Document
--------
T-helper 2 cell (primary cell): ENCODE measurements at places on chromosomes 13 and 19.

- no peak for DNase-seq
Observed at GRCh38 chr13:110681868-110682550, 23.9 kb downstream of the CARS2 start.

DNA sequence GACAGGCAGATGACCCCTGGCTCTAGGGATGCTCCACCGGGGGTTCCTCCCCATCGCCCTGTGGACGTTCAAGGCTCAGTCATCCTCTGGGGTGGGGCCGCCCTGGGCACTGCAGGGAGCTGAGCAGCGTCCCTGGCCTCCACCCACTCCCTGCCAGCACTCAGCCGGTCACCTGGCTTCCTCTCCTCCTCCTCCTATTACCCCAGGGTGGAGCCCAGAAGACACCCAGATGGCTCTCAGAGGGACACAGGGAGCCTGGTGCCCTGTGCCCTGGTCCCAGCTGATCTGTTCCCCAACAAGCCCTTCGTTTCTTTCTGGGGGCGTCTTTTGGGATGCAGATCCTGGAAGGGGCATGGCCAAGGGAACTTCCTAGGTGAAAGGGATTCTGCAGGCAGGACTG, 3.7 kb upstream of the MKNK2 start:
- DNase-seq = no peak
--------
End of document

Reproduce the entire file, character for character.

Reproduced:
T-helper 2 cell (primary cell): ENCODE measurements at places on chromosomes 13 and 19.

- no peak for DNase-seq
Observed at GRCh38 chr13:110681868-110682550, 23.9 kb downstream of the CARS2 start.

DNA sequence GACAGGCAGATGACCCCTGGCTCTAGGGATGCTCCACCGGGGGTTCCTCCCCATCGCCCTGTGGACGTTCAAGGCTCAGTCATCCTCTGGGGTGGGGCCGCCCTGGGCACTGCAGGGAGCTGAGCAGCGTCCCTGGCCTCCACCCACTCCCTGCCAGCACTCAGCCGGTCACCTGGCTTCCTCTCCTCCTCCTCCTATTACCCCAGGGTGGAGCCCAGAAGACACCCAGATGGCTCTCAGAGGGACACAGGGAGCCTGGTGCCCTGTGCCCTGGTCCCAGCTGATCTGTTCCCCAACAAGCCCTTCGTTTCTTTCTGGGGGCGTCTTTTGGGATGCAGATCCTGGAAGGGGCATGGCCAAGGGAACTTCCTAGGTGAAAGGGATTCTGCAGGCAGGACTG, 3.7 kb upstream of the MKNK2 start:
- DNase-seq = no peak